A month after rearranging the deck chairs in the leadership of their baseball operations department, the Phillies still aren't ready to go all the way and make full, meaningful change.
Club president Andy MacPhail, speaking with reporters in a video conference on Friday, echoed the stance set down by ownership when it demoted general manager Matt Klentak earlier this month:
There is no firm timetable for hiring a new leader of baseball operations.
In fact, the process of finding a new one could take some time, possibly stretching into the new year and beyond.
The new leader could come in the form of a president of baseball operations with a new general manager reporting to him.
And, in the meantime, the organization's hierarchy is comfortable with Ned Rice, Klentak's former assistant, leading the department and running all decisions through MacPhail and managing partner John Middleton.
"Most of what is in front of us in the short- and mid-term relates to current personnel," MacPhail said. "We can do that internally, and I am very confident that Ned can get us through that."
Klentak was hired in October 2015, about a month after Ruben Amaro Jr. was let go. MacPhail led the search for the new GM and interviewed 14 candidates before sending three finalists to ownership and ultimately recommending Klentak, who had once worked under him in Baltimore. It was imperative that the Phillies move quickly in replacing Amaro because the fall of 2015 was busy with in-house organizational meetings, general managers meetings and winter meetings all on the docket.
The COVID-19 pandemic has put all of that on hold this fall and that, along with what MacPhail believes could be a slow-moving free-agent market has eliminated some of the urgency to make a quick move.
"Hell, our offices aren't even going to be open until January and that might be a little optimistic," MacPhail said.
"And the other item that you've got to think about is who's going to want to uproot in the middle of a pandemic? But we've already gone through the preliminary stages of a search. We've already identified people. If what is easily apparent to us is a good fit, we'll move right away. But I could see this thing going longer.
"You want the next regime to do well. You want to put them in a position to succeed. In my estimation, if you brought somebody in here right now with a limited capacity to affect positive change, it's just borderline not fair to them."
The pandemic has cost all MLB teams significant revenues. Middleton has said the Phillies will lose "significantly more than $100 million," this year. The organization parted with a handful of experienced scouts last week and a number of player-development staffers this week. Office workers could be next. MacPhail's contract runs through 2021. It sounds likely that he will leave the organization when his deal runs out — if not sooner. He favors the hiring of a president of baseball operations and said he'd "happily step aside" if ownership could land a "big fish" to run the baseball side of things before his contract is up.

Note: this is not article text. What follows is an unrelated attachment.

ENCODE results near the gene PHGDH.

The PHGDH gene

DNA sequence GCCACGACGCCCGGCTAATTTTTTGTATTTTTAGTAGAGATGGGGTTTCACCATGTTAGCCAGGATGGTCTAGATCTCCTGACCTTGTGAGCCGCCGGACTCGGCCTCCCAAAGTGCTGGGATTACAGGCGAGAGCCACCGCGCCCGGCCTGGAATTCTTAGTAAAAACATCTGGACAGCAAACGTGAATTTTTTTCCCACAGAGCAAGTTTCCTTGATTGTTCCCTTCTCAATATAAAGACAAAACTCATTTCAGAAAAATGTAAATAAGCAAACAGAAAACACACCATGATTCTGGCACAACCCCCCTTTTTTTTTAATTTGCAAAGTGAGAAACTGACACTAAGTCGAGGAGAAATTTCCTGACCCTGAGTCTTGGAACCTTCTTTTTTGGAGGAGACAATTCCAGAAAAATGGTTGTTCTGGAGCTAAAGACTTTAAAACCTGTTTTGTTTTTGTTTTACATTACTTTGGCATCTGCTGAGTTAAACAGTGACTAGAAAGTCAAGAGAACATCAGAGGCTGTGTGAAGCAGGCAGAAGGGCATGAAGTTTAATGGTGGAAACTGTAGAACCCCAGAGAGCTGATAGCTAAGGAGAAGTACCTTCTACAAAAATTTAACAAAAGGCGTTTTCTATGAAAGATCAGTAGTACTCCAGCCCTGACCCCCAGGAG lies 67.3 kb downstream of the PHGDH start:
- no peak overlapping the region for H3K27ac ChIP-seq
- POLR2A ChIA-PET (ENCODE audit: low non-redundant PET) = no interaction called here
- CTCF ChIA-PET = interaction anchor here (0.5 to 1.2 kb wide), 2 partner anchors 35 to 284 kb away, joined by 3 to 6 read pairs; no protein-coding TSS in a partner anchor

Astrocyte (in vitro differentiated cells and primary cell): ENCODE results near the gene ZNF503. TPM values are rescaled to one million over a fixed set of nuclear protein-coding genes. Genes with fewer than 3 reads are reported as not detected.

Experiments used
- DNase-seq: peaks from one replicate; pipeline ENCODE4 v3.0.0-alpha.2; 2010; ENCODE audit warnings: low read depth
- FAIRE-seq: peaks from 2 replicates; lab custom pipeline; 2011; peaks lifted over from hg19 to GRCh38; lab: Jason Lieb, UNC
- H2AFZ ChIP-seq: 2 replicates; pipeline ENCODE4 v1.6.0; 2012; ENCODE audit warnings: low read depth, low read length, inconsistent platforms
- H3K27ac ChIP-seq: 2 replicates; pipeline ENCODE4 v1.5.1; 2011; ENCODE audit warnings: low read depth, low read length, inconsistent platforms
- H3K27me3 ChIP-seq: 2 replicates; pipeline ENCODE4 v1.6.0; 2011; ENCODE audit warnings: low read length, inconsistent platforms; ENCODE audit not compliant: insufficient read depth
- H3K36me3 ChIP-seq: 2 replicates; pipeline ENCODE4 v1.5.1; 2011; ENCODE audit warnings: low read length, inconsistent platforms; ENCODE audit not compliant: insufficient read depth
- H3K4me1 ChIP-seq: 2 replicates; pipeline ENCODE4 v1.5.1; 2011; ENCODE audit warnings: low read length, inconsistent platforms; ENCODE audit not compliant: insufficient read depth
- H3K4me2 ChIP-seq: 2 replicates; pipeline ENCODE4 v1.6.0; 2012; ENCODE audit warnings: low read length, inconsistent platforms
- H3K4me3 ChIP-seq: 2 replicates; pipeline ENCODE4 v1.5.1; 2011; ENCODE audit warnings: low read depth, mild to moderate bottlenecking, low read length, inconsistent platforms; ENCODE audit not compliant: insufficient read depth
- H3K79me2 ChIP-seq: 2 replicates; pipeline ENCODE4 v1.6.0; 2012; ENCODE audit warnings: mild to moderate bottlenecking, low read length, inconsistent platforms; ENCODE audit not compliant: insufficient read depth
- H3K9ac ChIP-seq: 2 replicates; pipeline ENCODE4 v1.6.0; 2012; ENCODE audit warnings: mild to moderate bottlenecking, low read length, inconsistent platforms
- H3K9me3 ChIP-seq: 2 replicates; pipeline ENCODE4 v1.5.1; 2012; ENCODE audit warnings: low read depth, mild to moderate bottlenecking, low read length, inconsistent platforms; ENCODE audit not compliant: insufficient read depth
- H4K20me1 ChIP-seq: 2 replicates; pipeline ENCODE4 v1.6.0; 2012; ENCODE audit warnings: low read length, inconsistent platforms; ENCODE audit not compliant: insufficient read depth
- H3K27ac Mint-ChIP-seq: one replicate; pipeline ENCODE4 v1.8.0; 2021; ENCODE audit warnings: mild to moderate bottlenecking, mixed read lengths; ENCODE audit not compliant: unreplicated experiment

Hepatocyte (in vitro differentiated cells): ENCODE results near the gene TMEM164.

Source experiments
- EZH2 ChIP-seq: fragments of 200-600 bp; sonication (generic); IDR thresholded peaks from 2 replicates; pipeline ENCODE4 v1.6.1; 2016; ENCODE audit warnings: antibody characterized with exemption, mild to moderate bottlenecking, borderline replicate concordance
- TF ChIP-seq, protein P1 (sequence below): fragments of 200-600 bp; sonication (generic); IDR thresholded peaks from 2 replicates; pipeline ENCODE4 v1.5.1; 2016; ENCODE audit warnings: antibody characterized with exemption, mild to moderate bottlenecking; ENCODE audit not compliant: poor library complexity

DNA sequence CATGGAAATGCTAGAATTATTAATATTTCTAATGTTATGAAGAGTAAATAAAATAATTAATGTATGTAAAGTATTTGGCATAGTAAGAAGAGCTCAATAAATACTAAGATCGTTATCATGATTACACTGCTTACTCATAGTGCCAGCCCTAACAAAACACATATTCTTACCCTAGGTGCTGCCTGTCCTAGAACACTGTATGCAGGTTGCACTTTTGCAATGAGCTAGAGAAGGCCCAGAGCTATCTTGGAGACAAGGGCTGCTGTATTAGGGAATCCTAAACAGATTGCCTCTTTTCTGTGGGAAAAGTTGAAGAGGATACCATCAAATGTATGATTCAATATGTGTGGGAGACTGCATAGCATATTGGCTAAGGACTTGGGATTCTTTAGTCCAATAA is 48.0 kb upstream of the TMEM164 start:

MacPhail put the onus on ownership, Middleton in particular, to make the call on the next head of baseball operations.
"Our ownership has to be completely invested," MacPhail said. "I think John needs to be more hands-on early on (in the hiring process), and I've told him that. Because I'm not going to be here in a year, so it doesn't matter who I pick. They need to be invested in it."
Middleton earlier this month scorched the organization for its historically poor record of player evaluation, save for a couple of periods around the World Series championship years, and said he wanted his new head of baseball to have a background in scouting and player development. But Middleton also pushed for the Phillies to establish an analytics department over the last half-decade and the organization is not about to abandon that.
"I still think the same thing as when I was introduced (in the summer of 2015)," MacPhail said. "You have to look at everything. You can't ignore scouting. You can't ignore analytics. Why would you deny yourself the opportunity to look at everything?
"No one person is going to know everything about everything. But you are looking for people that know how to get things done from both sides and understand how to put the whole thing together. That would be what I'd be looking for."
Five years ago, Middleton said MacPhail was being hired to oversee the entire organization "but his focus was baseball and his mandate was to win." The Phillies have not had a winning season since 2011.
"I didn't expect to be here in year five and still be under .500," MacPhail said. "That is a severe disappointment to me. I don't know why we play like we do at the end of September for the last three years, but I thought our team was relatively well-positioned to go to the postseason (in 2020). It did not.
"In the end, if you look at the directory, you see John Middleton — that's ownership — then it's me. I'm ultimately responsible for the management of the franchise on the baseball and the business side. So that is a great source of disappointment to me that by this time we hadn't done better than we did."
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